Pilot Certificates, Regulations, Commercial Pilot Privileges & Limitations - PowerPoint PPT Presentation

pilot certificates regulations commercial pilot privileges limitations l.
Download
Skip this Video
Loading SlideShow in 5 Seconds..
Pilot Certificates, Regulations, Commercial Pilot Privileges & Limitations PowerPoint Presentation
Download Presentation
Pilot Certificates, Regulations, Commercial Pilot Privileges & Limitations

play fullscreen
1 / 46
Pilot Certificates, Regulations, Commercial Pilot Privileges & Limitations
580 Views
Download Presentation
raquel
Download Presentation

Pilot Certificates, Regulations, Commercial Pilot Privileges & Limitations

- - - - - - - - - - - - - - - - - - - - - - - - - - - E N D - - - - - - - - - - - - - - - - - - - - - - - - - - -
Presentation Transcript

  1. Pilot Certificates, Regulations, Commercial Pilot Privileges & Limitations AF 202 Chris Dimoulis

  2. Objectives • Review of Pilot Certificates, Endorsements and Flight Time regulations. • What are the requirements needed to become a Commercial Pilot? • What are the Privileges & Limitations of a Commercial License? • What type of work can I do with a Commercial License?

  3. Pilot Certificates and Endorsements Category Class Type Rating Endorsements Additional Regulations

  4. Category • With respect to pilot certification, rating, privileges, & limitations: A broad classification of aircraft. Examples: airplane, rotorcraft, glider, etc. • With respect to certification of aircraft, it means grouping of aircraft based upon intended use of operating limitations. Examples: Transport, Normal, Utility, Acrobatic, etc.

  5. Class • As used with respect to the pilot certification, rating, privileges, & limitations of airmen, means a classification of aircraft within a category having similar operating characteristics. Examples: single engine, multiengine, land, water, helicopter, etc. • In respect to certification of aircraft- broad grouping of aircraft having similar characteristics of propulsion, flight, or landing. Examples: airplane, rotorcraft, glider, balloon, landplane, seaplane.

  6. Type Ratings • Are required to act as PIC of: • Large aircraft – Weighing above 12,500 lbs (except lighter-than-air) • Turbojet-powered airplanes • Other aircraft specified by the Administrator through aircraft type certificate procedures

  7. Additional Training and Endorsements 61.31 • Complex Airplanes • High-Performance Airplanes • Operating pressurized aircraft capable of operation at high altitudes • Tail- wheel Airplanes • Towing a Glider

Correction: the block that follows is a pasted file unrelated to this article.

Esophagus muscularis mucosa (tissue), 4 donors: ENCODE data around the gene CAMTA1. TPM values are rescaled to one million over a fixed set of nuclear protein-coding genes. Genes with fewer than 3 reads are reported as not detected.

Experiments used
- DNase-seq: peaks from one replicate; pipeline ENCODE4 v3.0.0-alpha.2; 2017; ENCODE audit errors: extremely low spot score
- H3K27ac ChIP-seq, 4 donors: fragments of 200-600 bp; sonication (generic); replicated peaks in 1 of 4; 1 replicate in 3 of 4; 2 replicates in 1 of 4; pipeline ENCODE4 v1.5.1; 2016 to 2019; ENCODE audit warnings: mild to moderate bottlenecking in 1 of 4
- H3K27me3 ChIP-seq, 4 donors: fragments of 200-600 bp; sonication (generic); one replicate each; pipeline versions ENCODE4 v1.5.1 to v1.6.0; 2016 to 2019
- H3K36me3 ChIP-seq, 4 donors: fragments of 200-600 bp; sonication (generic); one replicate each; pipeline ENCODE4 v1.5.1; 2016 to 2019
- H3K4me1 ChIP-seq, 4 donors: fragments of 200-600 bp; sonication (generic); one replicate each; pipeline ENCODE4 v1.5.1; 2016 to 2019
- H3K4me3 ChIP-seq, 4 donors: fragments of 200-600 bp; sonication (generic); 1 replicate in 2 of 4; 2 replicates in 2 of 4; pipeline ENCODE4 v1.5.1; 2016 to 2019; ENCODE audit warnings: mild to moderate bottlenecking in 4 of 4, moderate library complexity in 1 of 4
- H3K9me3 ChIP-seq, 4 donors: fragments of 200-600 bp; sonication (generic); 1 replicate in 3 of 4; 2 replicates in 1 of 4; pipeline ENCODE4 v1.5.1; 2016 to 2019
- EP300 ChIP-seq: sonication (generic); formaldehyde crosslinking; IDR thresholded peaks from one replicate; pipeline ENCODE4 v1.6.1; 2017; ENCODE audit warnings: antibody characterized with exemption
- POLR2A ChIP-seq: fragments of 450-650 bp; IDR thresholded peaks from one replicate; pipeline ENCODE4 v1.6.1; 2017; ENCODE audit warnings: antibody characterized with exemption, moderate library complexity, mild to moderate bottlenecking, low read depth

8. Complex Airplanes • An aircraft that has a retractable landing gear, flaps, and a controllable pitch propeller; or in the case of seaplanes flaps and a controllable pitch propeller. • Receive and log ground and flight training from an authorized instructor in a complex airplane • Receive a one-time endorsement in the pilot’s logbook

  9. High-Performance • An airplane with an engine of more than 200 horsepower • Receive and log ground and flight training from an authorized instructor in a high-performance aircraft, or in a flight simulator or flight training device • Receive a one-time logbook endorsement that certifies the person is proficient to operate a high performance airplane

  10. High-Altitude • A pressurized aircraft (an aircraft that has a service ceiling or maximum operating altitude, whichever is lower, above 25,ooo feet MSL) • Receive a logbook endorsement and log ground training covering: • High-Altitude aerodynamics and meteorology • Respiration • Effects, symptoms, causes of hypoxia, and altitude sickness • Effects of prolonged usage of supplemental oxygen • Causes and effects and prevention of gas expansion and gas bubble formation • Incidents due to decompression • Physiological aspects of high-altitude flight

  11. High-Altitude Continued • Flight training must include: • Normal cruise flight operations while operating above 25,ooo feet MSL • Proper emergency procedures for simulated rapid decompression without actually depressurizing the aircraft • Emergency descent procedures

  12. Tail wheel • Receive and log flight training from an authorized instructor in a tail wheel airplane and receive an endorsement in the person’s logbook. The flight training must include at least the following maneuvers and procedures: • Normal and crosswind takeoffs and landings • Wheel landings (unless not authorized by manufacturer) • Go-Around procedures

  13. Towing a Glider 61.69 • No person may act as PIC for towing a glider or unpowered ultralight vehicle unless that person: • Holds at least a private pilot certificate • Has logged at least 100 hours of PIC time in category, and class that is the pilot is using to tow • Has a logbook endorsement and received flight and ground training on: emergency procedures, signals used, and maximum angles of bank • Logged at least three flights as the sole manipulator of the controls of an aircraft towing a glider

  14. Misc: Pilot in Command • Has final authority and responsibility for the operation and safety of the flight • Has been designated as pilot in command before or during the flight • Holds the appropriate category, class, and type rating, if appropriate, for the conduct of the flight